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Tag Archives: Spirou
Kids love fruity candy. The Dutch love licorice. So if you are confectionary maker Van Melle and have a quite popular fruity chewy product, why not branch out and make a licoricy chewy counterpart? The result, Droptella, didn’t live long … Continue reading
Ever since Hergé started Totor, the precursor to Tintin, scouting has been a continuing theme in Belgian comics. The amount of comics that actually feature boy scouts may be limited, but the general philosophy of doing the right thing, putting … Continue reading
While browsing through a (virtual) pile of old Spirou magazines, I came across these advertisements by the great Raymond Savignac for the next generation Bic ballpoint pen in 1961. These ads speak to me for various reasons, all somehow related … Continue reading
Over the Christmas Holidays, French cartoonist Thierry Martin started a thread on Facebook, drawing up fight scenes between comic characters that never fought (so bitterly) before.
Every year in April, the Belgian Red Cross organises a funding drive, during which volunteers ask motorists for contributions at traffic lights and road crossings. For 5 Euros they can buy a bumper sticker featuring a favourite television or comic … Continue reading
One of the most endearing aspects of 50s and 60s Franco-belgian comics magazines like Spirou and Tintin is the fact that they were not just a collection of serialised comic albums, but rather all-round children’s periodicals. In addition to the … Continue reading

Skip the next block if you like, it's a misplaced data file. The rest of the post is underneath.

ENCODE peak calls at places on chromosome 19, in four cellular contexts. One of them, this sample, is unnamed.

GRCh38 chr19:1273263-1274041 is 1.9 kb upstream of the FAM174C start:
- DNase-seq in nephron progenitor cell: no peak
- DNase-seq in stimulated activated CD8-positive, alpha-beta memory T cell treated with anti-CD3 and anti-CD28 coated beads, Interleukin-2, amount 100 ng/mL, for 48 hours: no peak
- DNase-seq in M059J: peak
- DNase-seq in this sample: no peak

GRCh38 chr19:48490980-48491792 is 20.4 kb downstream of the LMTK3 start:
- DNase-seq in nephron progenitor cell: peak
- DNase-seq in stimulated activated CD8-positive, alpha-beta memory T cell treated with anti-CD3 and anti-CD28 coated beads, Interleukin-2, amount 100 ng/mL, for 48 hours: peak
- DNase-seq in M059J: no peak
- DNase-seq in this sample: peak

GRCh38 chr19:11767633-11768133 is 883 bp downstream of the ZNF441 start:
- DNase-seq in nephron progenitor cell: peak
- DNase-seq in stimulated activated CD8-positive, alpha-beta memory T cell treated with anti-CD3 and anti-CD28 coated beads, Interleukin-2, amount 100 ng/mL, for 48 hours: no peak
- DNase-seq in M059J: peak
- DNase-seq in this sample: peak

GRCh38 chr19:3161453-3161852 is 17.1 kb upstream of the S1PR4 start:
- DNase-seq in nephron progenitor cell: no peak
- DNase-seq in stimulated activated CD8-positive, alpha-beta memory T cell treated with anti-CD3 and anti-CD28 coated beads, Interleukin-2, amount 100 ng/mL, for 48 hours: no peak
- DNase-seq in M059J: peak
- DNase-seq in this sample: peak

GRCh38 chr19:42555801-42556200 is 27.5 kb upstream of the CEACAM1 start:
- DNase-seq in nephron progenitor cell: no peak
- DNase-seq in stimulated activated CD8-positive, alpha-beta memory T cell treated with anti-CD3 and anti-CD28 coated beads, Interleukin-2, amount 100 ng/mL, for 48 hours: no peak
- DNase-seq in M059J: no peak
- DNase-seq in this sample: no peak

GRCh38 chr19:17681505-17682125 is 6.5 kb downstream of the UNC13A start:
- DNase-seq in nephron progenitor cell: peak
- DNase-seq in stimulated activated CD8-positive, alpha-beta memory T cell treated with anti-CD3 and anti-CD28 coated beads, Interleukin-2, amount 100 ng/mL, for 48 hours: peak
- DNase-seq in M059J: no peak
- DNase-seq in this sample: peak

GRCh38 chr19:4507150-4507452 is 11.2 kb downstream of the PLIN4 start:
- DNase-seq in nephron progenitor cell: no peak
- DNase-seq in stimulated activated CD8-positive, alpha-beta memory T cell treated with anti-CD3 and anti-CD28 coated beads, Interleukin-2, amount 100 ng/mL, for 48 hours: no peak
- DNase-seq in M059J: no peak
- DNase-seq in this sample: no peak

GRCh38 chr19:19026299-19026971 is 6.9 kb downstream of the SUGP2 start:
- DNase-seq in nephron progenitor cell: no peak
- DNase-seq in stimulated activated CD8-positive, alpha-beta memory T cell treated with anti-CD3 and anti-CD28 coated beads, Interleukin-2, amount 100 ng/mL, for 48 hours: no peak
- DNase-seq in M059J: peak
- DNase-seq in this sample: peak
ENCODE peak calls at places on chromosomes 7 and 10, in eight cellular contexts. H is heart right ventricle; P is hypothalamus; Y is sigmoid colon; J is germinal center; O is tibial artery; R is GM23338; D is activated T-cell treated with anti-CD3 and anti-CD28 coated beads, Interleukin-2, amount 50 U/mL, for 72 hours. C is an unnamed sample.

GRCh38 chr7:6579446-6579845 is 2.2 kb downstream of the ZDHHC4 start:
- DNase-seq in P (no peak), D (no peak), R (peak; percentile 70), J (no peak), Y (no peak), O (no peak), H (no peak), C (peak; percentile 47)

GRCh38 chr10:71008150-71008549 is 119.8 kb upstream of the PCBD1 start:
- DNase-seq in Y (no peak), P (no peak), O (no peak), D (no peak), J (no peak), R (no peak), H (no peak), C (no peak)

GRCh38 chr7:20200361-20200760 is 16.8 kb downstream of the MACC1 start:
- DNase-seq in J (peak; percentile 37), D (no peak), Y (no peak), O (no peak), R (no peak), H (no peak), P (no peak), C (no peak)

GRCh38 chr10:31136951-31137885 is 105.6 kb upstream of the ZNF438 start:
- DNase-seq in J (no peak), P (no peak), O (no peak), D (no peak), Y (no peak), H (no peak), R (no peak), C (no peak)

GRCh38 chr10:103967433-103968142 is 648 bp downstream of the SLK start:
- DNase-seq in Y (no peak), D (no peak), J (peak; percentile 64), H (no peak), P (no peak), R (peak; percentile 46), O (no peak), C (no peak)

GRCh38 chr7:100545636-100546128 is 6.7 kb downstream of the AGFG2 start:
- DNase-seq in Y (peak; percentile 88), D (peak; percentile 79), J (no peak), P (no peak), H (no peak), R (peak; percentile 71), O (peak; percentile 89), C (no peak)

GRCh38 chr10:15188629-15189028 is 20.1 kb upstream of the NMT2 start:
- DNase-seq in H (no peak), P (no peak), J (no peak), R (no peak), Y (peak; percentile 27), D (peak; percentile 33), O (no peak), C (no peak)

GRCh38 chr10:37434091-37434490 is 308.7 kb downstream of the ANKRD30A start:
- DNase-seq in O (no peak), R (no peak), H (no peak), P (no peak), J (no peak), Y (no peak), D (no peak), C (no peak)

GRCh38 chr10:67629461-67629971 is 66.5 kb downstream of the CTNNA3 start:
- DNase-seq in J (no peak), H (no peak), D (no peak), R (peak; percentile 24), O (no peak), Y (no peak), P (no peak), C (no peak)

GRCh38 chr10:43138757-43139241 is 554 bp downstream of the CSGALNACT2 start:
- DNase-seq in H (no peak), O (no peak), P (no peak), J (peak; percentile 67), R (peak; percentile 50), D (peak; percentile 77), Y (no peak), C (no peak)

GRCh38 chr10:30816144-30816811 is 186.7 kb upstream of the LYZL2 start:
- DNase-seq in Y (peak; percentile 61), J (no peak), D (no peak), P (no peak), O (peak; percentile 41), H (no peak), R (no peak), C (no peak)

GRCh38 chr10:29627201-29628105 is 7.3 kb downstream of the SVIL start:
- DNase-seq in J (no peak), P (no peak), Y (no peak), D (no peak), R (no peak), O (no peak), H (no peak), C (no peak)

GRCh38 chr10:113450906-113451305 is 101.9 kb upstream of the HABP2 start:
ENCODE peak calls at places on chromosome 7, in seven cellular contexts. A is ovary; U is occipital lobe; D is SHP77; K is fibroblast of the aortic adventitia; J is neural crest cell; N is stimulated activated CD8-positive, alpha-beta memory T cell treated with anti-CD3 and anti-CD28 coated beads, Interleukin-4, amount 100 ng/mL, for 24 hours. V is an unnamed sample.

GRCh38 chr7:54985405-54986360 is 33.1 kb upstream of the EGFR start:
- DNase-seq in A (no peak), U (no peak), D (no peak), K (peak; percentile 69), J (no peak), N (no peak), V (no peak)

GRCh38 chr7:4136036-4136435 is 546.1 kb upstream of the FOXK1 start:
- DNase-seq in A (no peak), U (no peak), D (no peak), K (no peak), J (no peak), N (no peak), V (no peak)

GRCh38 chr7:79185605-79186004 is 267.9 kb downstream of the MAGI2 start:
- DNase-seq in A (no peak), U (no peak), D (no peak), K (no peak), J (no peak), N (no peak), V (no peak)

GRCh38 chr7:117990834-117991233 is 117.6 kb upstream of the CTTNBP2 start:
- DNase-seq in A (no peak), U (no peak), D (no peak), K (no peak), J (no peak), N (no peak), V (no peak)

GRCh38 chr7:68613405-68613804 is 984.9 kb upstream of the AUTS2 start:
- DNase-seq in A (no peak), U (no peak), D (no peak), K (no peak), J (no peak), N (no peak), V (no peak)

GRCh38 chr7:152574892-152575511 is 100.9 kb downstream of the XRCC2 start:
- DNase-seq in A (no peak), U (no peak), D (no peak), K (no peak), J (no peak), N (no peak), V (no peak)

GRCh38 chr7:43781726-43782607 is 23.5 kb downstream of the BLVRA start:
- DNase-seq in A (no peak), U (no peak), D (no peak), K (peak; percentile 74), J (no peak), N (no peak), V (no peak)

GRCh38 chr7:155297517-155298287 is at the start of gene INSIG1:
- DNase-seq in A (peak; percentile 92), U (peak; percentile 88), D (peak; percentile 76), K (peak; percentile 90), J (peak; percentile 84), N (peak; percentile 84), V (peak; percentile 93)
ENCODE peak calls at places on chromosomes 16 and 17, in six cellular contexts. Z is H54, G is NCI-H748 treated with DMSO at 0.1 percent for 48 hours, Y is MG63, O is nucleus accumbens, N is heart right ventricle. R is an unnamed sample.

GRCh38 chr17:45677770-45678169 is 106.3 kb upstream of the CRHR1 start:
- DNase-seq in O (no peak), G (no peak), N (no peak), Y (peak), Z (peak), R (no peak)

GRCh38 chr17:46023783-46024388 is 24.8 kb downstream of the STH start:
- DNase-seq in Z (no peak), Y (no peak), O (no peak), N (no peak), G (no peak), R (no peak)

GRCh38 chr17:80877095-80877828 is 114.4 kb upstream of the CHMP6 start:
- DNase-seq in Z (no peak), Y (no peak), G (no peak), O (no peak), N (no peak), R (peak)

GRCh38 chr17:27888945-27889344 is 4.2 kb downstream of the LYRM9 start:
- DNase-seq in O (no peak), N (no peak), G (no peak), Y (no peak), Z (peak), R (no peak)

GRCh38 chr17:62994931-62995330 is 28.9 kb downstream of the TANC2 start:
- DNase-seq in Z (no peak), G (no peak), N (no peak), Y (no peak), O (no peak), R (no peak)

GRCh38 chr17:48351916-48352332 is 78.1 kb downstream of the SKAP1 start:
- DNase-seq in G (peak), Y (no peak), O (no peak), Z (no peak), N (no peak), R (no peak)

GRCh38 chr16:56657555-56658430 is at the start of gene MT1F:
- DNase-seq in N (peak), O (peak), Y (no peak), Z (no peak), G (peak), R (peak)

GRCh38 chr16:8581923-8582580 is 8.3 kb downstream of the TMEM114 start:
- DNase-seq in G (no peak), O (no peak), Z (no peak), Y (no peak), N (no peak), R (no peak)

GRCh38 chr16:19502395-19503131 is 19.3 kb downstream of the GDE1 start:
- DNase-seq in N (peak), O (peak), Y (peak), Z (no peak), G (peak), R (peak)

With Tulips from Istanbul, the latest in the Spirou By spinoff series of Spirou and Fantasio adventures, Dutch cartoonist Hanco Kolk has created the first Spirou book that is quintessentially Dutch. For once, the original story is not in French, … Continue reading
Just like this year, 1961 started on a Sunday, with Monday the 2nd being a first day-back-at-work-with-a-headache day! Luckily Spirou Magazine presented their readers (who probably went to school, rather than work) with a neat little calendar to cut out, … Continue reading
In the seventies Franco-belgian comics magazines like Spirou hardly contained any advertising, except maybe for their own album series or for the odd record player. Content mattered then as more than as a buffer between commercial messages. And in case … Continue reading